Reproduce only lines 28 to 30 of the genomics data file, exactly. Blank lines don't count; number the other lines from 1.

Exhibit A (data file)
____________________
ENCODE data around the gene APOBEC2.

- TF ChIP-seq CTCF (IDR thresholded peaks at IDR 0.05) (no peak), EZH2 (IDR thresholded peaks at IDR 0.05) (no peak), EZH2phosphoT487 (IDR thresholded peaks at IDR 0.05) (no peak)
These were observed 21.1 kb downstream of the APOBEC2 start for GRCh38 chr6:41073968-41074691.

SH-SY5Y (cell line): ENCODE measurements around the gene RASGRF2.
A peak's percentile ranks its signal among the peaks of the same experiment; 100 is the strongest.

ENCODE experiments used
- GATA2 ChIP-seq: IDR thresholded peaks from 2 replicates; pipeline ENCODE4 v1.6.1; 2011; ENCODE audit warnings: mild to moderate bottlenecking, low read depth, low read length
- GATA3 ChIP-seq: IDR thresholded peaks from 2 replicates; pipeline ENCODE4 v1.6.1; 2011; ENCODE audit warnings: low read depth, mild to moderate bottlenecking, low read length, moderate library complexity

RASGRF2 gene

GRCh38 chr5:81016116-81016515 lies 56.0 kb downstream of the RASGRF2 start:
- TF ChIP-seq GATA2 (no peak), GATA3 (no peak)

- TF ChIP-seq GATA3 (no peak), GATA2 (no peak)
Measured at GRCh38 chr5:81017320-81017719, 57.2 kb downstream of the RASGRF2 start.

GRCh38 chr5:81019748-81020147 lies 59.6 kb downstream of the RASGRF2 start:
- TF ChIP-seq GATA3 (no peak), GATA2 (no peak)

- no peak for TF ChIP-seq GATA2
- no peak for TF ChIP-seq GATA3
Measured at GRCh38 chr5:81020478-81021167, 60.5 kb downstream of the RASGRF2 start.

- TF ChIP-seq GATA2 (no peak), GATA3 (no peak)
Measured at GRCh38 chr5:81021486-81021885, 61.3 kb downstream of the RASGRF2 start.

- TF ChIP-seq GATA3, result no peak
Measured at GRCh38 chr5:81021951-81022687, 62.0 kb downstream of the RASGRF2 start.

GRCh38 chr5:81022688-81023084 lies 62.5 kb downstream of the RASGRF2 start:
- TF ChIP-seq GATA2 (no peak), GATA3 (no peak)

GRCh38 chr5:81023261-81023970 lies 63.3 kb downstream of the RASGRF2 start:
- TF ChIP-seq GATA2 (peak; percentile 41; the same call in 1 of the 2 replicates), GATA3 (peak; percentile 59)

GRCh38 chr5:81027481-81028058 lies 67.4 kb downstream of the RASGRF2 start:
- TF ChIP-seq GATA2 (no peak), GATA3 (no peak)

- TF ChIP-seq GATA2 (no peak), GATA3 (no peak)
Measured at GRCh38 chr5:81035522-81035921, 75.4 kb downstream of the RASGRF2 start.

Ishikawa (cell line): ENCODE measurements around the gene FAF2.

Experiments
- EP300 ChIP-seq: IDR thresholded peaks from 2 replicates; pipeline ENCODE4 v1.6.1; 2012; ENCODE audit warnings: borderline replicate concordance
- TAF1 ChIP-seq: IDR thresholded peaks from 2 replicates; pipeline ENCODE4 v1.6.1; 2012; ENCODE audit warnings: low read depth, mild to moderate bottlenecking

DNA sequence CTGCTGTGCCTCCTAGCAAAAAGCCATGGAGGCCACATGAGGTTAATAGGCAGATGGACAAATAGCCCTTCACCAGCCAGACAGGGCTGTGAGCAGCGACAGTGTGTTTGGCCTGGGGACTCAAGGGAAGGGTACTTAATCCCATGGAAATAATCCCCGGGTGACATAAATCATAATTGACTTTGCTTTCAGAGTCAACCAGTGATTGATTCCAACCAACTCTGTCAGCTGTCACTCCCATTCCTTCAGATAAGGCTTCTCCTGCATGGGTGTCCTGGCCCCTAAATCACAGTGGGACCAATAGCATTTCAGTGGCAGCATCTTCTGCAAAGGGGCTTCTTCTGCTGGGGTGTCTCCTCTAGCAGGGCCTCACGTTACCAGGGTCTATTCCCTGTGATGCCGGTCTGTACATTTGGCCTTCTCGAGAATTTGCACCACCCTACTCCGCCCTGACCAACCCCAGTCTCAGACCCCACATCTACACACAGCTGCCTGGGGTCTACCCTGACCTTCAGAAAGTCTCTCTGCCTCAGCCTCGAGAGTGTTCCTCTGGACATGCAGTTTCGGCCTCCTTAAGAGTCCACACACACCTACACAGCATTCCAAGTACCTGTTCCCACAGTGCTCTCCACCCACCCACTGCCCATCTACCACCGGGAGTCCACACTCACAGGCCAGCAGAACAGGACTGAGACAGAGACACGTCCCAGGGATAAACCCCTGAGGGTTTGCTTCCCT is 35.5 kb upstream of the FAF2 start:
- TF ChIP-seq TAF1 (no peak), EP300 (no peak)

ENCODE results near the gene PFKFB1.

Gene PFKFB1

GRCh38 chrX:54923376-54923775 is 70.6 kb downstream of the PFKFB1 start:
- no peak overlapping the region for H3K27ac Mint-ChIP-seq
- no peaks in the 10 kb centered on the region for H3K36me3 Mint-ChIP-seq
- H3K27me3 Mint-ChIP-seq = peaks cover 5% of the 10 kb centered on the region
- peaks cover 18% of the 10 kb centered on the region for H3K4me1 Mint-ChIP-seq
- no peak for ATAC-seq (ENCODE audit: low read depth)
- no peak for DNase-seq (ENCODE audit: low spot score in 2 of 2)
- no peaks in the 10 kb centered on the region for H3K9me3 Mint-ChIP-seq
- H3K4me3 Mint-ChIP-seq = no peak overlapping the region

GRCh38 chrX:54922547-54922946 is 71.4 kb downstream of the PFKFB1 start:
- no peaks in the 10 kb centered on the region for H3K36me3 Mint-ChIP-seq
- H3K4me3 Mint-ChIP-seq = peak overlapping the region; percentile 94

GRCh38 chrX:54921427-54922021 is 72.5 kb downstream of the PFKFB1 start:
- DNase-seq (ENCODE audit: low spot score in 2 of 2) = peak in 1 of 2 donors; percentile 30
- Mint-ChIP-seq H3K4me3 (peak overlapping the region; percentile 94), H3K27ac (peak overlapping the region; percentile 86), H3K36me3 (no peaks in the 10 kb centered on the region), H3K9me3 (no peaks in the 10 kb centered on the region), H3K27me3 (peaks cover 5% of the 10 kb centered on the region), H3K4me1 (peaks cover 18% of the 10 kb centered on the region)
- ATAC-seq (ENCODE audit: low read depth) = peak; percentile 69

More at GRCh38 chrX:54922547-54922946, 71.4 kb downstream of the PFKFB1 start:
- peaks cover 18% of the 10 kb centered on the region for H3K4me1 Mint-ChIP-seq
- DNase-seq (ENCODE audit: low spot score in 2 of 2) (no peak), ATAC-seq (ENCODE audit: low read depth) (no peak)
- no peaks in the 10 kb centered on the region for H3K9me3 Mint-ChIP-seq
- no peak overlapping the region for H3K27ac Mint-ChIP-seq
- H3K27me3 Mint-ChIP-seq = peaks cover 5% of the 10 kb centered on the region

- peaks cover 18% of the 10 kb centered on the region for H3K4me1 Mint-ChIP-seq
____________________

- TF ChIP-seq GATA2 (no peak), GATA3 (no peak)

- TF ChIP-seq GATA2 (no peak), GATA3 (no peak)
Measured at GRCh38 chr5:81035522-81035921, 75.4 kb downstream of the RASGRF2 start.